Over the weekend, I decided spur of the moment to brew on Labor Day since we had no plans. I wanted to stick with something straight forward as I've done a ton of sour/brett beers that are aging in the basement. I have some bottles left of my saison and cherrywood smoked porter, but that's about it. There's already 10 gallons more of saison on the way in carboys, and the smoked porter is delicious, but a bit of an acquired taste for my less adventurous friends. I narrowed it down to an IPA to use up last year's leftover hops (I just harvested this year's hops last weekend,) or a stout. Since I have a lot of lighter beer in the saison, I went with the stout.
While buying my ingredients, I took the opportunity to pick up a grain mill from Northern Brewer. It's something I've wanted for awhile, but with an order of over 100 lbs of grain on the way it was time. Can't wait to get brewing some more Belgian inspired beers. I've got a bag each of Franco-Belge pils & pale malt on they way as well as splitting bags of German wheat, crystal 40, and pale chocolate!
Once the weather cools down a bit more I intend to brew a barley wine and a strong Old Ale. Rather than bother building up big starters, I've been considering using dry yeast. I've heard good things about Safale US-05 and -04. This American stout seemed like as good a time as any to try out the -05 dry yeast and see how I like it! Here's the recipe:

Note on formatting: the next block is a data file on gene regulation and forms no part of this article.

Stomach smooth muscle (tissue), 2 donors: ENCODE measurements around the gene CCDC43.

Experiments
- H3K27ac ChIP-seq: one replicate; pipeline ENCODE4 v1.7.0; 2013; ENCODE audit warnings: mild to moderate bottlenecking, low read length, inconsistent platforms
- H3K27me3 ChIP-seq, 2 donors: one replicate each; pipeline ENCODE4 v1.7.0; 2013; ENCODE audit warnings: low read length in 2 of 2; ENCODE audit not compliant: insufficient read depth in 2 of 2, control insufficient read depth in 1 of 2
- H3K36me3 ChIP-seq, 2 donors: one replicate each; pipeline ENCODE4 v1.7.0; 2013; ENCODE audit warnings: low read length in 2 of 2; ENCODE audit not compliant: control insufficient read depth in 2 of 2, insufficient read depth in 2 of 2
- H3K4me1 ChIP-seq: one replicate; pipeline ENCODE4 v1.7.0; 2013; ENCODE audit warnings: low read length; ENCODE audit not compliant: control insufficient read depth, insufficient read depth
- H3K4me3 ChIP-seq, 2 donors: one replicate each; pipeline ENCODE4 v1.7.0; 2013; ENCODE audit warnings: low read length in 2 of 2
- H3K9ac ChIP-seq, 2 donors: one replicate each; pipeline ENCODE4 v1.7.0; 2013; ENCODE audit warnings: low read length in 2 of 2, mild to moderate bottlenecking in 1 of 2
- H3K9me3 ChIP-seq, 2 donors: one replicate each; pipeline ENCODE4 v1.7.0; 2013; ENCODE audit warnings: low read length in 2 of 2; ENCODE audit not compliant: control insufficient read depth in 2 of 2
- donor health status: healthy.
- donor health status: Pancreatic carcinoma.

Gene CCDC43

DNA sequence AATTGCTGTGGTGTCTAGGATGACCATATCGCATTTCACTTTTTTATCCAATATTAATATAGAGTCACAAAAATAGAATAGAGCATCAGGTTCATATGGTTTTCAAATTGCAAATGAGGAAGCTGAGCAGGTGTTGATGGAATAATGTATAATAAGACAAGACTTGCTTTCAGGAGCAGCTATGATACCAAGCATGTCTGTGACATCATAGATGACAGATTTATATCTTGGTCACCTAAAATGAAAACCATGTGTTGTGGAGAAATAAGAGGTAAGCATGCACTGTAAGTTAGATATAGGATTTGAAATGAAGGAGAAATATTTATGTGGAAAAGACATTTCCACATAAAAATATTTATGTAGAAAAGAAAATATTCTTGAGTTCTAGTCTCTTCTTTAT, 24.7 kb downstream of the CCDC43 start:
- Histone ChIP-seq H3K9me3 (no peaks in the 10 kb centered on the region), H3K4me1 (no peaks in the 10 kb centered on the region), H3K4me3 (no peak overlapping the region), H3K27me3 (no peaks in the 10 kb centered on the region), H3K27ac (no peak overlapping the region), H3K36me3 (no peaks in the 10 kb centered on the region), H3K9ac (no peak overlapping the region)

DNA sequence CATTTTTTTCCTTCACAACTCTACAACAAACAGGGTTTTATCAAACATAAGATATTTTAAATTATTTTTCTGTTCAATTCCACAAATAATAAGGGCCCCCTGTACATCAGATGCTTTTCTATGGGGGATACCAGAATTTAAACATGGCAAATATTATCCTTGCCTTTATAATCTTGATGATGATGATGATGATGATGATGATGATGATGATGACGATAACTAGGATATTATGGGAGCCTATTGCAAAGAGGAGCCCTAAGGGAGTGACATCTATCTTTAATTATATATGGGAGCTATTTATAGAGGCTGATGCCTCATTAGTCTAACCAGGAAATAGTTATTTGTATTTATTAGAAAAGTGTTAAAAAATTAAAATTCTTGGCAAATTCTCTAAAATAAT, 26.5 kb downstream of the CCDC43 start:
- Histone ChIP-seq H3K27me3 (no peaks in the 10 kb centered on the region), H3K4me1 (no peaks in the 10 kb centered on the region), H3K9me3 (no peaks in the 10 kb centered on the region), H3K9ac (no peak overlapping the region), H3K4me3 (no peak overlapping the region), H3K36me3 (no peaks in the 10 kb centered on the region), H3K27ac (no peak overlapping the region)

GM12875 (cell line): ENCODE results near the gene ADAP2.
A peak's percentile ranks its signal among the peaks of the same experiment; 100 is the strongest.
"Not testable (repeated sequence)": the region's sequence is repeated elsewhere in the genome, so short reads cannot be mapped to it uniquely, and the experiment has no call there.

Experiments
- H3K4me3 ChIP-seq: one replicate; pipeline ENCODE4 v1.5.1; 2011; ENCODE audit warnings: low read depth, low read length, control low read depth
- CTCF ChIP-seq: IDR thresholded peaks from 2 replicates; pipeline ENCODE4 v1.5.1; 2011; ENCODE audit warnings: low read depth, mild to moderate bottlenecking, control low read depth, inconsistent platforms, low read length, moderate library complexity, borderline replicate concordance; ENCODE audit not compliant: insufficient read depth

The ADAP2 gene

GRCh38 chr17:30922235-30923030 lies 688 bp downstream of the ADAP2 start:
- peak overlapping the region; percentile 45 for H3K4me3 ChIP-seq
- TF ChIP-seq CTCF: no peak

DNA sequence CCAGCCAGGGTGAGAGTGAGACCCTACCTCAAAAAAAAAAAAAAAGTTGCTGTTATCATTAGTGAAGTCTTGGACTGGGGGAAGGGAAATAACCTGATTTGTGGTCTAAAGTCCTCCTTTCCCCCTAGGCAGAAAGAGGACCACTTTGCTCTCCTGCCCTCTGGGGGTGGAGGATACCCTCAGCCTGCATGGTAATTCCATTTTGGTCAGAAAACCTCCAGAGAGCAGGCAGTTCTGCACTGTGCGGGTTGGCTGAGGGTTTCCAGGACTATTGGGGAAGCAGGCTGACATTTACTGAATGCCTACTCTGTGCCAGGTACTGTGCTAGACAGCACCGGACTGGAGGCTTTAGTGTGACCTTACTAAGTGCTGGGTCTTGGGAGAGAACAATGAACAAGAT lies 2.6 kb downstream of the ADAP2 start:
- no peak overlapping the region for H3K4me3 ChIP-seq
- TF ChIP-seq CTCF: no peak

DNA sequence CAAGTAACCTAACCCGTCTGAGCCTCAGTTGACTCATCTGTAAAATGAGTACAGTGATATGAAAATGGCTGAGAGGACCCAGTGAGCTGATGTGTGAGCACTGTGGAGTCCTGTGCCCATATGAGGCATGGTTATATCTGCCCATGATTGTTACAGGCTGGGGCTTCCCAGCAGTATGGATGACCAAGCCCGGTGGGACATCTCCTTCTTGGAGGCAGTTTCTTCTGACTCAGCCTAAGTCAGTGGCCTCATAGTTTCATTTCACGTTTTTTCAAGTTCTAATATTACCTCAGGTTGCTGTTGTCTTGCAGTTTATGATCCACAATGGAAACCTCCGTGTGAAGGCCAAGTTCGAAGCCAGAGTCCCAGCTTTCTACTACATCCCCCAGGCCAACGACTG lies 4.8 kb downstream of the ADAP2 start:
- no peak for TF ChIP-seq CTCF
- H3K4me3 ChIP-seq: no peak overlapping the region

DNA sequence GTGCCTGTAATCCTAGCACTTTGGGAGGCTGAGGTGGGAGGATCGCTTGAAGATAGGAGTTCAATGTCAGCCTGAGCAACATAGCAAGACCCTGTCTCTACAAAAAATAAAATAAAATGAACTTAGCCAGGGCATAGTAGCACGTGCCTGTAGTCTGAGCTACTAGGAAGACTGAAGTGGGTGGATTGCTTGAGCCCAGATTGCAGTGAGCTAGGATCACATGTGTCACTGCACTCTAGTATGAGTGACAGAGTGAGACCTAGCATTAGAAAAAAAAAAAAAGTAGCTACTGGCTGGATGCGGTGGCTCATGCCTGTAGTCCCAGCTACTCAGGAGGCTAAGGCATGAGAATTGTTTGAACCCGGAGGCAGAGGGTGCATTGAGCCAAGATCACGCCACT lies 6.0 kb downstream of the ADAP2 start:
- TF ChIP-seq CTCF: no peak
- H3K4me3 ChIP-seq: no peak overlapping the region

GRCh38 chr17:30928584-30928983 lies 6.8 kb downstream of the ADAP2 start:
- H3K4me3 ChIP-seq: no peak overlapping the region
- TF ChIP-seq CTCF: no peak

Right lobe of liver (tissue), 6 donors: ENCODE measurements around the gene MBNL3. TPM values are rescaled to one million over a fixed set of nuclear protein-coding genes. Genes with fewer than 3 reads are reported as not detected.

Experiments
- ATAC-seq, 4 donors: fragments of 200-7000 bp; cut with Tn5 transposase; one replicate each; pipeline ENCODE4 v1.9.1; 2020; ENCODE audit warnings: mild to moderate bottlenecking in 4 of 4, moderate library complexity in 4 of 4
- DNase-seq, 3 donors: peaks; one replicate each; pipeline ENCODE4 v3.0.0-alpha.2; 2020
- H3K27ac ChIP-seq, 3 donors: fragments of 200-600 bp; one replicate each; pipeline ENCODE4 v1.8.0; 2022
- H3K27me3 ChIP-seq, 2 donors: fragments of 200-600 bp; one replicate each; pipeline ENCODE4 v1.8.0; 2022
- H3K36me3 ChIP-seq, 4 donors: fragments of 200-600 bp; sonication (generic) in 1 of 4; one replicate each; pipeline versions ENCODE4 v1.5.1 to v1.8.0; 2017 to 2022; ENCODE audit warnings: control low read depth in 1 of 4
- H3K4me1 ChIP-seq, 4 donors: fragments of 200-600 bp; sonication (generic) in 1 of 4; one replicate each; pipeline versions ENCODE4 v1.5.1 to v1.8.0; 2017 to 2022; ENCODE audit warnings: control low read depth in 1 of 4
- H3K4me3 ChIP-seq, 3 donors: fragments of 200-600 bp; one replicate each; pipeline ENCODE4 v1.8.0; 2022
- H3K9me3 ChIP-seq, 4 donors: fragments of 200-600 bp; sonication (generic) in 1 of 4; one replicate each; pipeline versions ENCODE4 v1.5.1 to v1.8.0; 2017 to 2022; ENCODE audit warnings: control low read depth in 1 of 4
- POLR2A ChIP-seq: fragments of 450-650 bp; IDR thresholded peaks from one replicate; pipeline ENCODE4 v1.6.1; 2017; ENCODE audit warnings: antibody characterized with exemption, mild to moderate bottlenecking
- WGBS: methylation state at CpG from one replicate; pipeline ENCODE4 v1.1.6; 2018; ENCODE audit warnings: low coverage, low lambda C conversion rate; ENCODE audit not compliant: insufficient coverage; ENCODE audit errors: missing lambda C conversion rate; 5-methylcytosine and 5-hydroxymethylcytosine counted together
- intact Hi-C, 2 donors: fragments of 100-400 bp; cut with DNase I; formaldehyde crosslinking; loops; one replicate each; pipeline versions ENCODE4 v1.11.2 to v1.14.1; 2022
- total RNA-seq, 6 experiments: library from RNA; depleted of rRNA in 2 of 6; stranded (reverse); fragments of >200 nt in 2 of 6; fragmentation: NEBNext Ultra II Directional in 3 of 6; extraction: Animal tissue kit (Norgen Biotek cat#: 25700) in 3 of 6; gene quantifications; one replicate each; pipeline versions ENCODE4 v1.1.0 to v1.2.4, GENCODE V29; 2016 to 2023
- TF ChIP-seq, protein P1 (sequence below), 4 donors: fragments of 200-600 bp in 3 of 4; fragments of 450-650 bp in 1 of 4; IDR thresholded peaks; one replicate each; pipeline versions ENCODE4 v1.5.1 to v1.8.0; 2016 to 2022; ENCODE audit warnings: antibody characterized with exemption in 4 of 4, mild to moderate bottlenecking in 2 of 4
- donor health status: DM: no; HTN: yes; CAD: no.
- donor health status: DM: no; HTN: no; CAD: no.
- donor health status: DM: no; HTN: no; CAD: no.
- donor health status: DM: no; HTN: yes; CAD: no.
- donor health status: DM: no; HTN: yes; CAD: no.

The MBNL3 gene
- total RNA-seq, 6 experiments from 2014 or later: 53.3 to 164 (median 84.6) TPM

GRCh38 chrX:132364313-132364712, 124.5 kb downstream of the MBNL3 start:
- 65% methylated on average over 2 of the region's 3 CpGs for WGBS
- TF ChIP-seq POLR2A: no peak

brewed on: 9/6/2010
expected OG: 1.069
Expected IBUs: 55 IBUs
mash temp: 155F
6-7 gallon batch (I ended up with around 6 in the primary, but left a bit behind in the kettle with the sludge.)
15 lbs US 2-row
0.5 lb Black malt
0.5 lb Black roasted barley
0.75 Crystal 40L
0.75 Chocolate malt
0.75 Coffee malt
1.5 oz Yakima Magnum @ 14.4% (60 minutes)
1 oz Centennial @ 9% (5 minutes)
~ 1 oz homegrown Cascade (flameout)
2 packs - Safale US-05
9/15/10 - Transferred to secondary. Roasted coffee & chocolate aroma. Flavor: intensely bitter dark chocolate & roasted coffee. Gravity: 1.023
10/11/10 - kegged. FG 1.023 Chocolate & coffee. bitterness has lowered to an appropriate level.